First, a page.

Compared to the Menace 98, the ARV 96 Ti stiffens up a bit quicker as you move toward the middle, and the ARV 96 Ti’s tips and tails are a touch stiffer. Overall, the flex pattern of the ARV 96 Ti is fairly similar to the Black Ops 98’s, but the ARV 96 Ti is a touch softer around the shovels.

Mount Point

The ARV 96 Ti has a very progressive mount point of around -2.6 cm from center. That puts it squarely in line with other freestyle-oriented skis like the Faction Candide 2.0, ON3P Magnus 102, and Line Blend. We’ll be playing around with the mount point on the ARV 96 Ti to get a better idea of how it responds at different mount points, and to the correspondingly different skiing stances and styles.

Weight

The ARV 96 Ti is not a particularly light ski at a little over 2100 grams per ski for the 184 cm length. That’s not crazy heavy compared to more directional metal-laminate skis, but it is notably heavier than some other skis in the all-mountain-freestyle category.

For reference, here are a number of our measured weights (per ski in grams) for some notable skis. As always, pay close attention to the length differences to keep things more apples-to-apples.

1629 & 1684 Elan Ripstick 96, 180 cm (17/18–19/20)
1734 & 1750 Renoun Endurance 98, 184 cm (18/19)
1758 & 1774 Moment Commander 98, 178 cm (18/19)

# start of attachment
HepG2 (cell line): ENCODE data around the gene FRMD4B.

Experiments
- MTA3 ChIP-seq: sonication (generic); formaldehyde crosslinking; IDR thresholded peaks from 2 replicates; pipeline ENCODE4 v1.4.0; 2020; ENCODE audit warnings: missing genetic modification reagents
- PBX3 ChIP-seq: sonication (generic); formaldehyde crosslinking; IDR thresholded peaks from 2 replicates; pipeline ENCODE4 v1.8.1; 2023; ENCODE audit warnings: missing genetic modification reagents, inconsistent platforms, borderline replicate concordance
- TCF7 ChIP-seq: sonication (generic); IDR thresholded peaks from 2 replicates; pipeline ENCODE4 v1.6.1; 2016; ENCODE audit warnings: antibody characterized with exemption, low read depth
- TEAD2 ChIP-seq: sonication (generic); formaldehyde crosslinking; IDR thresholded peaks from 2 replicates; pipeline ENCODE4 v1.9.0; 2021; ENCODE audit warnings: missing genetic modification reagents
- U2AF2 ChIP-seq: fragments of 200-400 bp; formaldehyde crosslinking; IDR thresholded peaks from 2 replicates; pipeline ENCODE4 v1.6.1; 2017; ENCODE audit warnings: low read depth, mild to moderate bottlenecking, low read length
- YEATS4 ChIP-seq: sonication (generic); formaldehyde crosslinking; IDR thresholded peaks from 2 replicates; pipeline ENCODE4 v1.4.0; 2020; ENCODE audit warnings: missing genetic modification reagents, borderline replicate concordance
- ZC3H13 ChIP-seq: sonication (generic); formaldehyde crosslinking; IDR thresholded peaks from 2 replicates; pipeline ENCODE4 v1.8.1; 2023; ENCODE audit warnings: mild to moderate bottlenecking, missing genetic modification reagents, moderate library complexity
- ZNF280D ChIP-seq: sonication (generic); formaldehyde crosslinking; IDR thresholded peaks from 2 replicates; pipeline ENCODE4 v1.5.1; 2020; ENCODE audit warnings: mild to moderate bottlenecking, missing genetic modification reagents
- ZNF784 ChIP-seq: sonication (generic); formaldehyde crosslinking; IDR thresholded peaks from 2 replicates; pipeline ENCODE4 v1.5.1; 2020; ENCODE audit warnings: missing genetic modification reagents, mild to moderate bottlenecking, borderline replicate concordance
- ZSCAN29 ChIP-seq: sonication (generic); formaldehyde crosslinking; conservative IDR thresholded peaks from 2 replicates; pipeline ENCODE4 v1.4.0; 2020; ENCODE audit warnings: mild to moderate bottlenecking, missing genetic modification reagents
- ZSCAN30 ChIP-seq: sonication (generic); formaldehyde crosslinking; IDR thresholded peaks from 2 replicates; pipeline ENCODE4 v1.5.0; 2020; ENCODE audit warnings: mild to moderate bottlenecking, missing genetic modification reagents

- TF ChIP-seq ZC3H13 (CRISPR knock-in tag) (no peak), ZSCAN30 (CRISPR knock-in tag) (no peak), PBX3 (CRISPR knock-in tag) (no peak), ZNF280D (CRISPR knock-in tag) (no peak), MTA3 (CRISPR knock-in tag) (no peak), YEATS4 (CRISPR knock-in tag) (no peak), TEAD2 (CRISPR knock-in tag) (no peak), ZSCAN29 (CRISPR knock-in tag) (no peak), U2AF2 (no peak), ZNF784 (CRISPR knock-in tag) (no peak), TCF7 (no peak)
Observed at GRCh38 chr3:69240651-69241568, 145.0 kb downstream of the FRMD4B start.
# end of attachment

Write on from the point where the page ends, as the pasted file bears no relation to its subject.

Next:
1800 & 1824 Luke Koppa’s Romp Skis 100, 183 cm (18/19)
1807 & 1840 Atomic Bent Chetler 100, 188 cm (18/19–19/20)
1829 & 1838 Faction Prodigy 2.0, 184 cm (18/19)
1848 & 1903 Line Sick Day 104, 186 cm (17/18–19/20)
1863 & 1894 Blizzard Rustler 9, 180 cm (18/19–19/20)
1894 & 1980 Black Crows Daemon, 183.6 cm (17/18–19/20)
1921 & 1968 Head Kore 99, 188 cm (18/19–19/20)
1925 & 1937 Liberty Helix 98, 186 cm (18/19–19/20)
1937 & 1945 Fischer Ranger 94 FR, 184 cm (19/20)
1966 & 1973 Liberty Origin 96, 187 cm (18/19–19/20)
1985 & 2006 Parlor Cardinal 100, 185 cm (16/17–18/19)
1998 & 2044 4FRNT MSP 99, 181 cm (17/18–18/19)
1950 & 1977 Blizzard Rustler 10, 188 cm (17/18–18/19)
2002 & 2014 J Skis Allplay, 184 cm (16/17–18/19)
2007 & 2029 Armada Invictus 99 Ti, 187 cm (18/19–19/20)
2019 & 2022 Rossignol Black Ops 98, 182 cm (18/19–19/20)
2031 & 2038 Faction Candide 2.0, 184 cm (17/18–19/20)
2049 & 2065 Volkl Mantra M5, 177 cm (18/19–19/20)
2050 & 2080 ON3P Wrenegade 96, 184 cm (18/19)
2053 & 2057 Atomic Vantage 97 Ti, 188 cm (18/19–19/20)
2067 & 2074 Line Blend, 185 cm (15/16–19/20)
2085 & 2096 Dynastar Menace 98, 181 cm (19/20)
2100 & 2118 Armada ARV 96 Ti, 184 cm (18/19–19/20)
2101 & 2104 Fischer Ranger 102 FR, 184 cm (18/19–19/20)
2111 & 2125 J Skis Vacation, 186 cm (18/19)
2115 & 2149 J Skis Masterblaster, 181 cm (16/17–18/19)
2118 & 2139 Nordica Soul Rider 97, 185 cm (15/16–19/20)
2124 & 2137 Blizzard Bonafide, 180 cm (17/18–19/20)
2126 & 2136 ON3P Magnus 102, 186 cm (18/19)
2131 & 2189 Nordica Enforcer 100, 185 cm (15/16–19/20)
2133 & 2134 Faction Prodigy 3.0, 183 cm (18/19–19/20)
2233 & 2255 Nordica Enforcer 104 Free, 186 cm (19/20)
2311 & 2342 K2 Mindbender 99Ti, 184 cm (19/20)

Some Questions / Things We’re Curious About

(1) We don’t see many metal-laminate skis with freestyle-oriented shapes, so how will the ARV 96 Ti compare to the skis in the two categories it seems to combine?